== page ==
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Emaan Rana

Western University

Medical Sciences '25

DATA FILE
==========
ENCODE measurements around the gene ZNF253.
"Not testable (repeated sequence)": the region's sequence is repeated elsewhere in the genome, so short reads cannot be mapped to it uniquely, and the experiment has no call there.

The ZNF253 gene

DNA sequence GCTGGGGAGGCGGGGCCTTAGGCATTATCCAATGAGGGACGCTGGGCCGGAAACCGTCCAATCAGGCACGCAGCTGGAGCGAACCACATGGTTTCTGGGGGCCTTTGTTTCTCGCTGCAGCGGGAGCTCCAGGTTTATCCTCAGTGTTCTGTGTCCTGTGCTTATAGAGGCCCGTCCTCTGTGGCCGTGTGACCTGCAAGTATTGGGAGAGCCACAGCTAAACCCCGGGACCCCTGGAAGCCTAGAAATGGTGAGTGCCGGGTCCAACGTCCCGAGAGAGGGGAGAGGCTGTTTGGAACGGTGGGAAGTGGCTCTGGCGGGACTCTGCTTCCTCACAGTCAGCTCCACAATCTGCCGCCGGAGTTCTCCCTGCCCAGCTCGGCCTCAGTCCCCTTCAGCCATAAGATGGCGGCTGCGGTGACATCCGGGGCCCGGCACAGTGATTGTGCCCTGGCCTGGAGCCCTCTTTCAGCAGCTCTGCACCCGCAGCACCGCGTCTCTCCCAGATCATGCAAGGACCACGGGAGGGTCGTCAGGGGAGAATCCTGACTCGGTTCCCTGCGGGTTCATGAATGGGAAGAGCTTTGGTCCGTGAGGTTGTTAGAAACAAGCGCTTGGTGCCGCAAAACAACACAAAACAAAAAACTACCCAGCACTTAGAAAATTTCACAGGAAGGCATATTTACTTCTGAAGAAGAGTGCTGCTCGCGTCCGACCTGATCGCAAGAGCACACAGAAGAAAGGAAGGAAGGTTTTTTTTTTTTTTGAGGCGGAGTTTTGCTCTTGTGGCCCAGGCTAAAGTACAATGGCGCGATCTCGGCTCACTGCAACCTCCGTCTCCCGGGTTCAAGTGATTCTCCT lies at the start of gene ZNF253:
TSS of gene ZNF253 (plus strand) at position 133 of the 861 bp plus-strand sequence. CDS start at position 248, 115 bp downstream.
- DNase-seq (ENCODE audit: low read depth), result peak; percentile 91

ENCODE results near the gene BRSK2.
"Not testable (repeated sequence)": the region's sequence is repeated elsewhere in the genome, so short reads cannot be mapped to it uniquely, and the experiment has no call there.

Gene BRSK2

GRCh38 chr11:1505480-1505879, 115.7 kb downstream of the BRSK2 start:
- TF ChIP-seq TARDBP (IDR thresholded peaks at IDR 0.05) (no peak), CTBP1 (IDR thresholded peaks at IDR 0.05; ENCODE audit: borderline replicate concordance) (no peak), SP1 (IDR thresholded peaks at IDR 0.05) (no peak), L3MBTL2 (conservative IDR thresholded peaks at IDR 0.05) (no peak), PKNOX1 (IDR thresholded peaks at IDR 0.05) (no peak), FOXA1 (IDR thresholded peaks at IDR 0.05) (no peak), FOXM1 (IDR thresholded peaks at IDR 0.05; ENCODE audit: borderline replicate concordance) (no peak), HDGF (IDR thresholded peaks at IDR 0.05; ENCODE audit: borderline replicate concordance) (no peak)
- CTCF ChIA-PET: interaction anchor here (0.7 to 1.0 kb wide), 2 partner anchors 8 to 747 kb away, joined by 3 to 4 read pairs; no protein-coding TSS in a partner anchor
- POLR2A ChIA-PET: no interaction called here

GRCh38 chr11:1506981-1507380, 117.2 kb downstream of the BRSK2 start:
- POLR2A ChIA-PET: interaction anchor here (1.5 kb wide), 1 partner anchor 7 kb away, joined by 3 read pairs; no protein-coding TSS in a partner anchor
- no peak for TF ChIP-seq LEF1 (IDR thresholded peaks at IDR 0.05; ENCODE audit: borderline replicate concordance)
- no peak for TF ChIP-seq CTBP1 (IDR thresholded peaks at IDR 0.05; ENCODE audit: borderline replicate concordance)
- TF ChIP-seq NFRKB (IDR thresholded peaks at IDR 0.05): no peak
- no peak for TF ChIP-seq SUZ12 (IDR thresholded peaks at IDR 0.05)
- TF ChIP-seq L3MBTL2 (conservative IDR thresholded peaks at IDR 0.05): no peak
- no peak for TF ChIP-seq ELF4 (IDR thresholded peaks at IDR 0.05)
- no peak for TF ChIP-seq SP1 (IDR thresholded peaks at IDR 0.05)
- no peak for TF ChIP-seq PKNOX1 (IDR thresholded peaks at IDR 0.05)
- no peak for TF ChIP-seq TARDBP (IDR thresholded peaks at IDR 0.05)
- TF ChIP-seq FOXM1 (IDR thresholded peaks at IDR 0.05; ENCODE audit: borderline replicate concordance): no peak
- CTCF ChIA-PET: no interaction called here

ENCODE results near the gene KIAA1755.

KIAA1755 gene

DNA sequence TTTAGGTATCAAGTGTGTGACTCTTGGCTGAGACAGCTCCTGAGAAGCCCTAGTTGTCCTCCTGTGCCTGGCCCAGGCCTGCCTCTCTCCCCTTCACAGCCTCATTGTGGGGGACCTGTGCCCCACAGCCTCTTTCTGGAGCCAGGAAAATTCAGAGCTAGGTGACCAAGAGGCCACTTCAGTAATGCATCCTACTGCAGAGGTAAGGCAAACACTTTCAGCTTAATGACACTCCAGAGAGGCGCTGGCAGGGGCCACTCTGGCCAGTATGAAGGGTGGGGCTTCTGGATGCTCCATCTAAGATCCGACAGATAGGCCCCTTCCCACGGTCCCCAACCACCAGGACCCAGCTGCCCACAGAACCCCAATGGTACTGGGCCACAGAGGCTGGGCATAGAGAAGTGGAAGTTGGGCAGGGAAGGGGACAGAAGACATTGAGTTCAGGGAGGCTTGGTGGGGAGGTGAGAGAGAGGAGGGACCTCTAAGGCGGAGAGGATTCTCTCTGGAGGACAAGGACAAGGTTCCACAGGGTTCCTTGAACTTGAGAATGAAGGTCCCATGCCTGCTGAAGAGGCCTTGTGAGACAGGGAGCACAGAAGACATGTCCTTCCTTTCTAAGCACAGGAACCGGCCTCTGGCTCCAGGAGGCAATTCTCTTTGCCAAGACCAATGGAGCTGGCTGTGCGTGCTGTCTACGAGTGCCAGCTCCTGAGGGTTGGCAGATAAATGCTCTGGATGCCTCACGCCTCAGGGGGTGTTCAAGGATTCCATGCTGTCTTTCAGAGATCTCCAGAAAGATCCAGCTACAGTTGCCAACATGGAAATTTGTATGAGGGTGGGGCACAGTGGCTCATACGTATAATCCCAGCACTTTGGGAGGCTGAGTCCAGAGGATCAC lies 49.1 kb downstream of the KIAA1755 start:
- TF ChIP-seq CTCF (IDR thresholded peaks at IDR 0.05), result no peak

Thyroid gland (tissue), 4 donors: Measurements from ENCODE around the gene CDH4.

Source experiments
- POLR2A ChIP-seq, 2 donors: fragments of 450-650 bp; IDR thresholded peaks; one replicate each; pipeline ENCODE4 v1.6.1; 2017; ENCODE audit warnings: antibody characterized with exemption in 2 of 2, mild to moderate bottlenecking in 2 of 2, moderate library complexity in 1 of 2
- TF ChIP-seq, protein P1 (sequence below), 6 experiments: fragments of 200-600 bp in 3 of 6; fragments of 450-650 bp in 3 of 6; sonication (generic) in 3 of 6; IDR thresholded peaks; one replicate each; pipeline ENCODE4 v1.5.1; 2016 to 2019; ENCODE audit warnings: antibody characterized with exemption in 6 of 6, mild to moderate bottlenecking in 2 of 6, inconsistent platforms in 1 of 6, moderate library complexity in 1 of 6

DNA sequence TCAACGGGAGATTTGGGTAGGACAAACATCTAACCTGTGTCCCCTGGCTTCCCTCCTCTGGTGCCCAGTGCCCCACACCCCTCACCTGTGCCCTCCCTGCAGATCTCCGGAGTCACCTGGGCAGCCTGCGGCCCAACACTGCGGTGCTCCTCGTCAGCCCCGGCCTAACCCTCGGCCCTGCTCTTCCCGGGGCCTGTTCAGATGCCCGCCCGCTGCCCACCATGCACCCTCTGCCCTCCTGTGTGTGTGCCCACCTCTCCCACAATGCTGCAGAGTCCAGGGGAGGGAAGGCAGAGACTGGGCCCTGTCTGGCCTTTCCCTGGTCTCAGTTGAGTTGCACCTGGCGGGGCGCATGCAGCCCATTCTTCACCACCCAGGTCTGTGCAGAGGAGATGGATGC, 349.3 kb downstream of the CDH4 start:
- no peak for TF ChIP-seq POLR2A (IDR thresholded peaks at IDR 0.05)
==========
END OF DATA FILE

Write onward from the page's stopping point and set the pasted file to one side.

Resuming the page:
For the past two years I have been an executive member of the Women in Science organization at Western I established the first high school mentorship program between current Western students and over 80 high school students nationwide. I had many responsibilities such as leading workshops and developing guidebooks for mentors and mentees regarding the structure of the program. This gives me a unique insight into the ins and outs of maintaining mentorship programs similar to what LEAP has. It's also why I value accountability and dedication to being a mentor. I believe this leadership role especially equips me to be a mentor as I know the administrative side of the program as well as what it means to be a good mentor. For me, that has to do with communication which is why I and my fellow executives would have monthly check-ins with our mentors and mentees as well as host workshops to provide more insight into relevant topics like university applications and mental health while providing a chance for pairs to talk to one another with our guidance and support whenever it was needed. These experiences have allowed me to talk directly to mentors and mentees as well as meet their concerns whether that be through more workshops or helping them start conversations by giving them icebreakers. I've also been able to help mentor students through the program so I recognize the needs and questions high school students often have. My first year of undergrad had its highs and lows as everyone does but what I think helps me better meet the needs of my mentors is the fact that I personally was a mentee in undergraduate mentorship programs at my university and I have reached out to educational counsellors. This has helped me communicate my needs about the transition from high school to university including the pressure to meet my own expectations, adjusting to commuting as well as juggling personal responsibilities with a heavier workload. I also appreciate how helpful it is when the mentor reaches out first and checks in often as mentees are often nervous or lost as to how to start the conversation. Introducing ourselves even through emails and establishing ground rules about the topics that can be addressed and at what times can help provide more structure and guidance to mentees which I personally was grateful for. Most of all though, I think given all the responsibilities mentors and mentees both have it’s so easy to lose contact but when a mentor sends in a quick message just to check-in it can make a hug impact. That's why my hope is that regardless of how long I mentor any of my students I want them to know that they can always reach out to me even after the term of the program may finish. I want to create long-lasting relationships with my mentees and make sure they know that they aren't alone through this transition.
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